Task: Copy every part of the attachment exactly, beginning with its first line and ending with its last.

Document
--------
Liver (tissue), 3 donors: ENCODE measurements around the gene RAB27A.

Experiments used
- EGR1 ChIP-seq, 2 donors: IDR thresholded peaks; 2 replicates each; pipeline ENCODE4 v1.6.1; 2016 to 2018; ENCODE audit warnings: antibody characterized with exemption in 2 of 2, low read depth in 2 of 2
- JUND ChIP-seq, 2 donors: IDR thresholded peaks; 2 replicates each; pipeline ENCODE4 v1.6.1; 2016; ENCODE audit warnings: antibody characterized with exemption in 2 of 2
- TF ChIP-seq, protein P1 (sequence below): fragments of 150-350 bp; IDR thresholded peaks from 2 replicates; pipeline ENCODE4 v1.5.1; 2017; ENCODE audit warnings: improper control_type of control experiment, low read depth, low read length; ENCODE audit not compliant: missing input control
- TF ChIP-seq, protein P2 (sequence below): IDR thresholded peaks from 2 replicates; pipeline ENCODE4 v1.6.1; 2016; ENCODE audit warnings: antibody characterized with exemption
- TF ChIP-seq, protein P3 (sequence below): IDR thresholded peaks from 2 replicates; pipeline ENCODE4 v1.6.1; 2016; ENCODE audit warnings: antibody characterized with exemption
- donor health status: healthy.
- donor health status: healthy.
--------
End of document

Liver (tissue), 3 donors: ENCODE measurements around the gene RAB27A.

Experiments used
- EGR1 ChIP-seq, 2 donors: IDR thresholded peaks; 2 replicates each; pipeline ENCODE4 v1.6.1; 2016 to 2018; ENCODE audit warnings: antibody characterized with exemption in 2 of 2, low read depth in 2 of 2
- JUND ChIP-seq, 2 donors: IDR thresholded peaks; 2 replicates each; pipeline ENCODE4 v1.6.1; 2016; ENCODE audit warnings: antibody characterized with exemption in 2 of 2
- TF ChIP-seq, protein P1 (sequence below): fragments of 150-350 bp; IDR thresholded peaks from 2 replicates; pipeline ENCODE4 v1.5.1; 2017; ENCODE audit warnings: improper control_type of control experiment, low read depth, low read length; ENCODE audit not compliant: missing input control
- TF ChIP-seq, protein P2 (sequence below): IDR thresholded peaks from 2 replicates; pipeline ENCODE4 v1.6.1; 2016; ENCODE audit warnings: antibody characterized with exemption
- TF ChIP-seq, protein P3 (sequence below): IDR thresholded peaks from 2 replicates; pipeline ENCODE4 v1.6.1; 2016; ENCODE audit warnings: antibody characterized with exemption
- donor health status: healthy.
- donor health status: healthy.